The MSc in Applicable Mathematics is an innovative programme, drawing together traditional and modern mathematical techniques in a variety of social science contexts.
It is designed both for mathematicians who wish to make themselves more marketable by adding some social science aspects to their knowledge and skills base, and for non-mathematicians with strong quantitative backgrounds who wish to add to and improve their understanding of the mathematics behind much of social science.
Reflecting the world's dependence on computation, students will learn the programming language Java, and how to use it to apply their knowledge to real-world problems.
The skills and knowledge gained over the programme will open up a wide range of potential careers, including finance, business, software development, and industry. It will also provide a solid base for further studies at research level.
Study at a world-class university in the historic centre of London
Small classes (usually less than 15) allow for interactive learning
Emphasis on algorithms and the computational techniques required to apply your skills in the modern economy
Opportunity to take courses in other departments at the LSE such as Economics, Finance, Government, Operational Research, and Statistics
Application code: G1U2
Fees for September 2015 entry: £12,024 (UK/EU), £18,600 (Overseas)
Student intake/applications in 2013/14: 34/215
Applicants should normally possess at least an upper second-class honours degree in a mathematically-based subject from a UK university or one of an equivalent standard elsewhere. Candidates with degrees in scientific or engineering subjects will be considered, provided that they have a reasonable background in mathematical methods and some understanding of the logical structure of a mathematical proof.
Full details regarding entry requirements can be found on the Graduate Admissions pages.
For detailed information about the equivalence of non-UK qualifications, please see information for international students.
An IELTS or TOEFL is required if English is not your first language, or you do not have proof of your previous degree being taught in English. Please note: the MSc Applicable Mathematics requires applicants to achieve the 'higher' English language requirement.
Applicants are not required to submit GRE/GMAT scores when applying for this degree programme.
How to Apply
Applications are made centrally to the Graduate Admissions Office.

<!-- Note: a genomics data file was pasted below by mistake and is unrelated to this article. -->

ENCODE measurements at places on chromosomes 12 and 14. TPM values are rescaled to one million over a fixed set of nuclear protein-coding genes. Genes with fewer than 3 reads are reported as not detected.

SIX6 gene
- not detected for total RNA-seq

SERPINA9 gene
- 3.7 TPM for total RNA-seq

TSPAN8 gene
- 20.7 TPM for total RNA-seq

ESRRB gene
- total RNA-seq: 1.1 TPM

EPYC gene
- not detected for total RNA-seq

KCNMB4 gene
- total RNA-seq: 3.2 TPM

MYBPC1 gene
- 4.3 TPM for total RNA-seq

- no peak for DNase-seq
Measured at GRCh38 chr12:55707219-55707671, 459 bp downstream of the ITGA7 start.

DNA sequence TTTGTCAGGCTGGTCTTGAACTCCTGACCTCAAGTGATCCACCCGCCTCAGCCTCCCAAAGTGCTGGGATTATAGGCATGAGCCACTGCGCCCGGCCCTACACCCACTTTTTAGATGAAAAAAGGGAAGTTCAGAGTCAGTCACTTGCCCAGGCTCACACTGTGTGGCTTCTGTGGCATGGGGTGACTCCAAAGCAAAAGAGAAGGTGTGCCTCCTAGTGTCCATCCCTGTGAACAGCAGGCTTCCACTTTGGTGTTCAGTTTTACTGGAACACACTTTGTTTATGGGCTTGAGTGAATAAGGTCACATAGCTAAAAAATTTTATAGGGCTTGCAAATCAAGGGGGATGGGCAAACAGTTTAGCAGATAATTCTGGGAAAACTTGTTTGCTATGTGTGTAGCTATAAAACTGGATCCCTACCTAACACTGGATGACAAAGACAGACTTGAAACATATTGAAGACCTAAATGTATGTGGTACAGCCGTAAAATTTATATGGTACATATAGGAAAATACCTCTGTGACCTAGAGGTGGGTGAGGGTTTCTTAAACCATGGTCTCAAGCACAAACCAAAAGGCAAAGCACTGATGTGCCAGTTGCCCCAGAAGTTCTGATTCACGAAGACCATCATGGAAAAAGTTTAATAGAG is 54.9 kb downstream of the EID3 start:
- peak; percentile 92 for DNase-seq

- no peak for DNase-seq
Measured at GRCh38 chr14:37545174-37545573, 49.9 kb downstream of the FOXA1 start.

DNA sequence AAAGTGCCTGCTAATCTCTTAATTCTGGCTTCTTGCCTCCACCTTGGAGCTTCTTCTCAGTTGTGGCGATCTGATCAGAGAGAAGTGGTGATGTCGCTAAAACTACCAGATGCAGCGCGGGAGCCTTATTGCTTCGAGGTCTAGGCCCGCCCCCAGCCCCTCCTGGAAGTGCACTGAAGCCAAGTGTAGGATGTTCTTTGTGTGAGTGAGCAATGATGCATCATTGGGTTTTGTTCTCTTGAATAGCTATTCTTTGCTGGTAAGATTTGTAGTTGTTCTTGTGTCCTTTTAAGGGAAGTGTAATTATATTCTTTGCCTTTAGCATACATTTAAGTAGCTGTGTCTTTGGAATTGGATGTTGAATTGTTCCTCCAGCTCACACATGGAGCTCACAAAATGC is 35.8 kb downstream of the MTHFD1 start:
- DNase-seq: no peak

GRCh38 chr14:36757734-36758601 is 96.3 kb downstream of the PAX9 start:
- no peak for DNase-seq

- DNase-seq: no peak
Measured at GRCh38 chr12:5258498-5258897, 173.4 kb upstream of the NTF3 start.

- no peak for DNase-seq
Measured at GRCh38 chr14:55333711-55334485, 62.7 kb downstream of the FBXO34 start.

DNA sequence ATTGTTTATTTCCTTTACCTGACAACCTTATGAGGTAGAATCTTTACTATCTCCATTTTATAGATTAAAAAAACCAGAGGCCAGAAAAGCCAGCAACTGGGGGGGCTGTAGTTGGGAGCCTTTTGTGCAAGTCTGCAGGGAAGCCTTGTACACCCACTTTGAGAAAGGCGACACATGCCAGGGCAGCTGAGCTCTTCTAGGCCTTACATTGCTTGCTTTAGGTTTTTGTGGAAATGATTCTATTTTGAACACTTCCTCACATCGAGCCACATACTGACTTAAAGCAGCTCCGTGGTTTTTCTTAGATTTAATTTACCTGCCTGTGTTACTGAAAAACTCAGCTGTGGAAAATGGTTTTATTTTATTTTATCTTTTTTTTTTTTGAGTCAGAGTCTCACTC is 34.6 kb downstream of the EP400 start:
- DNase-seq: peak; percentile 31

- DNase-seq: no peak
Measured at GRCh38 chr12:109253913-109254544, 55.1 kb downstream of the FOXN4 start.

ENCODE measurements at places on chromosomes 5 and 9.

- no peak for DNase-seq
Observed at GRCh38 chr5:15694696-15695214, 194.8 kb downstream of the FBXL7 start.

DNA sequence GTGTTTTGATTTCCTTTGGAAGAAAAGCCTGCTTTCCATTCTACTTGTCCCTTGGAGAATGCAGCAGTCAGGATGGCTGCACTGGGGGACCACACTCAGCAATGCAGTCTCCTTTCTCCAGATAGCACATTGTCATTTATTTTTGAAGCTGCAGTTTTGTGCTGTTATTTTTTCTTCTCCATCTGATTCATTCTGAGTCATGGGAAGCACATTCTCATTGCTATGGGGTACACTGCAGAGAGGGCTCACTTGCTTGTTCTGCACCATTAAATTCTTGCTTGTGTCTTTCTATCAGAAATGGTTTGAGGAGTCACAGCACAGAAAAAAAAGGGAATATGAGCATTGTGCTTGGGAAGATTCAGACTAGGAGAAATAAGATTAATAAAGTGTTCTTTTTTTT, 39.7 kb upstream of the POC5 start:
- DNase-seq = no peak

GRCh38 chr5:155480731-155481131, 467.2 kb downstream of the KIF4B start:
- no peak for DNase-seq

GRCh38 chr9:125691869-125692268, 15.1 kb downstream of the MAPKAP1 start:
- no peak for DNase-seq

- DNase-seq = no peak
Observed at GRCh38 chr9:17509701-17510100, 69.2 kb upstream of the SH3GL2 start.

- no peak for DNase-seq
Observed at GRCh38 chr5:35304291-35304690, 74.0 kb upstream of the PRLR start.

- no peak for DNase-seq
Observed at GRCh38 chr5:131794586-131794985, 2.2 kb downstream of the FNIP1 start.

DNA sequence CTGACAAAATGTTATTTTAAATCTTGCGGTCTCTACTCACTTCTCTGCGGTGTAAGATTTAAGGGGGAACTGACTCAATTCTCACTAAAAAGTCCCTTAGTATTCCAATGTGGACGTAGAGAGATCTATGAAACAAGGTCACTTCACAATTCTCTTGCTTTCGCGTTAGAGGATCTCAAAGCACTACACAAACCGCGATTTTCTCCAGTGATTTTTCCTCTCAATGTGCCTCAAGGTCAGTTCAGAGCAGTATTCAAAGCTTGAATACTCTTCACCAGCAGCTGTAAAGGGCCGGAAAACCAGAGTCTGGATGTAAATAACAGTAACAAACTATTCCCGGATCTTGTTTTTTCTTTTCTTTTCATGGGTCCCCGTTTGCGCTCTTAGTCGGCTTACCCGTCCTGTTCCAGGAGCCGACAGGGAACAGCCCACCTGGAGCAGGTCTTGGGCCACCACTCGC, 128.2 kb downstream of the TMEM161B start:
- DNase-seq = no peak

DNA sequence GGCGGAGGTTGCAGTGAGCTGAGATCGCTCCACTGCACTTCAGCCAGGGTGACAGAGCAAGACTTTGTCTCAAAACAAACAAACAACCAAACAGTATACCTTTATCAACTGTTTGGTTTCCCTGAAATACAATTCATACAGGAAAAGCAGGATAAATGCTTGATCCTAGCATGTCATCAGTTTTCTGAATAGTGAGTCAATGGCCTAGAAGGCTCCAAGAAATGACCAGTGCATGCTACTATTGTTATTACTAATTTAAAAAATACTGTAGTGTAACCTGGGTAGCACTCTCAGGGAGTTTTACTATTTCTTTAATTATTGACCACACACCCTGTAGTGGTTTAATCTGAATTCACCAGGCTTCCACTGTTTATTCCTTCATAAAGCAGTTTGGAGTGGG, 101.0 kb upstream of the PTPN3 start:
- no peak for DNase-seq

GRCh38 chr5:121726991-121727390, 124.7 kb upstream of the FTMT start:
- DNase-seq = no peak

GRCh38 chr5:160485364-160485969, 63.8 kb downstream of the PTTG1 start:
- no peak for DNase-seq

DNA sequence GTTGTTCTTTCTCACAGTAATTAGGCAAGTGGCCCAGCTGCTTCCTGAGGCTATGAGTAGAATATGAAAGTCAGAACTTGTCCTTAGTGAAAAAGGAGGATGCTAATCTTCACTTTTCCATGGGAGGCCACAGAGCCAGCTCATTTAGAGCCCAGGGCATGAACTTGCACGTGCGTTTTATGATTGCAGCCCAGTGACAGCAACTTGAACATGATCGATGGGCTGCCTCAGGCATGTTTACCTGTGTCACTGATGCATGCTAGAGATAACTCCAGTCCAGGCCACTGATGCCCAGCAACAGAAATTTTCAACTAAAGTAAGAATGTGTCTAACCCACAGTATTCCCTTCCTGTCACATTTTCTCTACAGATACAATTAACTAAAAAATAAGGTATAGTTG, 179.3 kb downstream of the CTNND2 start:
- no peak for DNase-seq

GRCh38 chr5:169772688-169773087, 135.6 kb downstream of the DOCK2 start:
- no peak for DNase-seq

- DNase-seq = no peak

Personal Statement and Supporting Information
The personal statement should be 2–3 pages (A4) in length and we recommend including the following information:
How elements of your background relate to the MSc in Applicable Mathematics programme
Reasons/motivation for studying Applicable Mathematics at the LSE
An explanation for any grades you believe do not accurately reflect your ability
Information about future plans and how the programme fits in with these plans
Please include transcripts of subjects taken in the relevant degrees and copies of all certificates and relevant qualifications mentioned in your application.
Two academic references are required with the application. If you have not studied since 2010, one academic reference should suffice. Seek the advice of Graduate Admissions if you are unsure.
There is no official application deadline for this course, but you are advised to apply as early as possible because competition for places is fierce. We are only allowed to make a certain number of offers, and late applicants may be placed on a waiting list.
You can check whether the programme is currently open for applications on this page.
Student intake/applications in 2013: 34/215
Application code: G1U2
To make an application and for further information on the application procedure, consult Graduate Admissions.
For 2014/15 entry:
The Financial Support Office website provides information about the LSE's Graduate Support Scheme, along with all other sources of scholarships and funding.
Frequently Asked Questions
What are the entry requirements/required academic background for this degree?
Applicants should normally possess at least an upper second-class honours degree in a mathematically-based subject from a UK university or an equivalent standard elsewhere. Candidates with degrees in scientific or engineering subjects will be considered, provided that they have a reasonable background in mathematical methods and some understanding of the logical structure of a mathematical proof. Prior knowledge of computational mathematics and social science applications is not required.
Further information on the the LSE's minimum entry requirements for master's degrees can be found here.
If you have more specific queries that are not addressed on this page or elsewhere on the LSE website, email firstname.lastname@example.org.
Can I contact an academic member of staff or current student about my application?
No. This is because the very large number of enquiries we receive every year. You can address your queries to administrative staff in the Department, and the School's Graduate Admissions team.
When should I apply?
Applications open on 21 October 2014, for admission in September 2015.
Full details about the application process are available on the Graduate Admissions pages. Ensure that you send your application and any related material to Graduate Admissions—sending material directly to the Department will only delay it.
There are no official application deadlines for this course, but you are advised to apply as early as possible because competition for places is fierce. We are only able to make a certain number of offers, and late applicants may be placed on a waiting list.
You can check whether a degree programme is still open for applications on this page.
Do I need to submit a GRE/GMAT score?
No. However, you might need to check whether your alternative degree choice, if you have selected one, requires a GRE/GMAT score.
Do I need work experience?